Violetta Safarova explores the art of the homemade
Violetta Safarova bought a house situated on Grande Allée Street, in St Hubert, about ten years ago, with the goal of eventually turning it into an art gallery café. She renovated the place herself, with the help of some friends, and five years ago, Café Vandart was open to the inhabitants of the South Shore of Montreal, where another place like it simply does not exist. The two places for remotely social gatherings that are in proximity to Café Vandart are a Tim Hortons and a gaz station. Not only does Safarova welcome visitors to home-made desserts, Belgian chocolate (Léonidas), and her own coffee, she has also made the house a lieu of exhibition for young sculptors, painters, and musicians. The second floor of the house is an art gallery, while on the first floor people can sit and mingle. Safarova regularly invites musicians, and the concerts take place on the first floor of Café Vandart as well. She has no reservations as to what kinds of art are displayed at the café. Recently she welcomed an Armenian music ensemble,who were on tour around Quebec. And a couple of weeks ago, the café received an amateur choir who performed Christmas songs. The café owes its fame to word of mouth, thus making it a special little place visited not only by people on the South Shore, but from the island of Montreal and Laval as well. So if you want first-hand experience of what hot chocolate really tastes like (literally hot chocolate, and not watered down Nesquik), come on over to Café Vandart. Your taste buds will thank you later.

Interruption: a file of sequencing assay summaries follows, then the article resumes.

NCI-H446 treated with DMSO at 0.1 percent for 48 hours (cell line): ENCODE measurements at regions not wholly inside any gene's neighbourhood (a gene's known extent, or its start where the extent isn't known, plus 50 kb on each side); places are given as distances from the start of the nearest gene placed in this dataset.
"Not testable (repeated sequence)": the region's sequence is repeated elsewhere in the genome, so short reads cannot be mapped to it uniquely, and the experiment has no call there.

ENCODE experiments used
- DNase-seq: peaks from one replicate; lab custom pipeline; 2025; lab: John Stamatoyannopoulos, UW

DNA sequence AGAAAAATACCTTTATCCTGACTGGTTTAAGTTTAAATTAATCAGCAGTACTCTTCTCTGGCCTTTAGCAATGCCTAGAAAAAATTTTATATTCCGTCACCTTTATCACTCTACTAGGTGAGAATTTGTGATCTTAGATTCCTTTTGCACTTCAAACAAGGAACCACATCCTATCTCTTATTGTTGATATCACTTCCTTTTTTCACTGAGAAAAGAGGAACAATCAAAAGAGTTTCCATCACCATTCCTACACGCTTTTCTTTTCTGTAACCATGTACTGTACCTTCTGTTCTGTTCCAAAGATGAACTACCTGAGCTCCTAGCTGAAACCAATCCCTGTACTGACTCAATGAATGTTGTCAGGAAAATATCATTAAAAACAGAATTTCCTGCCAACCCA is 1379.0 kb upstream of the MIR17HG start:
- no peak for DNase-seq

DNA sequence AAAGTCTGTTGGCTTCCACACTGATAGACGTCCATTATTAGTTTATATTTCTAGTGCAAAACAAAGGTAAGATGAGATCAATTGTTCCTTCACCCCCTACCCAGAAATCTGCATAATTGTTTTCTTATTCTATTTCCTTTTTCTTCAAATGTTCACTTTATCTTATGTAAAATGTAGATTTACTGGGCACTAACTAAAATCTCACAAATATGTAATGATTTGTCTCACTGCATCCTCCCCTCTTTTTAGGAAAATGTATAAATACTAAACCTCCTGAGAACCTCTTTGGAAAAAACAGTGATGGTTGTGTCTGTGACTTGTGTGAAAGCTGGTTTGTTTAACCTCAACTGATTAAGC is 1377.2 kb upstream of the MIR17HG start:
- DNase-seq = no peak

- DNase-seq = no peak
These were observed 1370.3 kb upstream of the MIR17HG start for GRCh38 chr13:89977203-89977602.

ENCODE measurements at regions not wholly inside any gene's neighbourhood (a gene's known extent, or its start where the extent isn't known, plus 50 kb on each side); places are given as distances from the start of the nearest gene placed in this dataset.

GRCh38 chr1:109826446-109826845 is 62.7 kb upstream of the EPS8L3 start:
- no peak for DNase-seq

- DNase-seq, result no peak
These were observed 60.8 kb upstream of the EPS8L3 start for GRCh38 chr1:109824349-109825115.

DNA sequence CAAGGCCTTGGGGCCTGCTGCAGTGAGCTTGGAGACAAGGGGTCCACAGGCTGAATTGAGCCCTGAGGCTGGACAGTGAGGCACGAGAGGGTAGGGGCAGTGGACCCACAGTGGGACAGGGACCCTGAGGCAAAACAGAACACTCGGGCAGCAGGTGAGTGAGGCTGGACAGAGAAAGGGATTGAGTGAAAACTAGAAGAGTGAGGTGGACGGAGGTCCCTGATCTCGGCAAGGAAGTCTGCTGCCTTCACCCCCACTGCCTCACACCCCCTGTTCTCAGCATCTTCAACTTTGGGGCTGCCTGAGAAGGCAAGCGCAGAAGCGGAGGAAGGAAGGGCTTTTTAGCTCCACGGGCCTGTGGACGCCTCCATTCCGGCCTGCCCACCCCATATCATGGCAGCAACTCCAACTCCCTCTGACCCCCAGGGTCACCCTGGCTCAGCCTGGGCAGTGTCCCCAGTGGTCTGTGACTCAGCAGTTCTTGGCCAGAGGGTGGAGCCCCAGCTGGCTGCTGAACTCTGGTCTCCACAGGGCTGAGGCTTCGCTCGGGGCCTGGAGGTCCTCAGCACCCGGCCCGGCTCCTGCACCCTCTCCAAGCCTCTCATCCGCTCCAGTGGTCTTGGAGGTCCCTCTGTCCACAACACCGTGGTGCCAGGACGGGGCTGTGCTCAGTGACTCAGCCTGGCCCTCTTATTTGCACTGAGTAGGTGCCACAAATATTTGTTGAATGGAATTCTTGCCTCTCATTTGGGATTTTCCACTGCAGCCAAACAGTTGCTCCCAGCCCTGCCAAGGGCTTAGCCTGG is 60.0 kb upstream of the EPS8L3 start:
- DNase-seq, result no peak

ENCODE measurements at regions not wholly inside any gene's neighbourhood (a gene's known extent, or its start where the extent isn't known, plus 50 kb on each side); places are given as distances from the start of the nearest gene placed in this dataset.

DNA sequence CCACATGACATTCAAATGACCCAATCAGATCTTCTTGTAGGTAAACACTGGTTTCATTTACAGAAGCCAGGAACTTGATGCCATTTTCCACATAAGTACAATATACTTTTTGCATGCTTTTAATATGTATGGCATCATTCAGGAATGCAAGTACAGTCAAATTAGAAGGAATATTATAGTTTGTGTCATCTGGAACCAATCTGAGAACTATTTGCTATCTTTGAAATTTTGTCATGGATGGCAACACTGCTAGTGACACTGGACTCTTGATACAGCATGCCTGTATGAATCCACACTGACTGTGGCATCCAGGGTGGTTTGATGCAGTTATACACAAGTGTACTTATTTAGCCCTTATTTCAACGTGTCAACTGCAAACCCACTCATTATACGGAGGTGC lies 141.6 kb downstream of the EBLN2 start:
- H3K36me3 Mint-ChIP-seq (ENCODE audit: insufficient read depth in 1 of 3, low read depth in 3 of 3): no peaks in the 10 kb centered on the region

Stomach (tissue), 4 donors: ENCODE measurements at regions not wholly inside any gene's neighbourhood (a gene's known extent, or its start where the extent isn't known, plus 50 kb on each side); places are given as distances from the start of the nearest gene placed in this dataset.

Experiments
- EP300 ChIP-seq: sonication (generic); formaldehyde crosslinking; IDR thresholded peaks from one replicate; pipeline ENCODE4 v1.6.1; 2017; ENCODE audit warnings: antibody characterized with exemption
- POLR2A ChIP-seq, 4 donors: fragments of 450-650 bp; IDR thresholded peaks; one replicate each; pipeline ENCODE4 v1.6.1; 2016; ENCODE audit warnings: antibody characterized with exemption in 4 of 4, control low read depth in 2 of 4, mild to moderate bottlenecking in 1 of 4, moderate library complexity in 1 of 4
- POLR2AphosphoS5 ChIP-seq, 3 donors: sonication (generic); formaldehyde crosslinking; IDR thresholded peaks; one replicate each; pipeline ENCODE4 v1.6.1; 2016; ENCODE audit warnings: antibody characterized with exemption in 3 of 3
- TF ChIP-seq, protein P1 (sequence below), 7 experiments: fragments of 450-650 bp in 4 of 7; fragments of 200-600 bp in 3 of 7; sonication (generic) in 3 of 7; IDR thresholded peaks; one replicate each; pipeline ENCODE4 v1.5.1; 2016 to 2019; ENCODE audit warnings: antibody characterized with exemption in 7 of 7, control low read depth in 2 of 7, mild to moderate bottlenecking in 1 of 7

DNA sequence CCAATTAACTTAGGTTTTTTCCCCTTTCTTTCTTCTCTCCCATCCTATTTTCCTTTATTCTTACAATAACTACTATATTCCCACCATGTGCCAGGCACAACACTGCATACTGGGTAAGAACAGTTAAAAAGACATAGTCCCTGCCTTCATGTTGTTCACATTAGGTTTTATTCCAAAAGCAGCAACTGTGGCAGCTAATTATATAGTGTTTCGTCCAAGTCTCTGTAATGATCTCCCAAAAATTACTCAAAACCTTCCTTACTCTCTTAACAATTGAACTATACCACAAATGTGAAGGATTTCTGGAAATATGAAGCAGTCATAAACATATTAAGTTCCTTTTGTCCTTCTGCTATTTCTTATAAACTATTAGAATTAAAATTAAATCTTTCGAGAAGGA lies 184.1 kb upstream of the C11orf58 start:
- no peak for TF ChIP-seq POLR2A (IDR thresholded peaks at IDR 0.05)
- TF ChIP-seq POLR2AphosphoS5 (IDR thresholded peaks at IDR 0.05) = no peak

By Radina Papukchieva
Photos by: Radina Papukchieva
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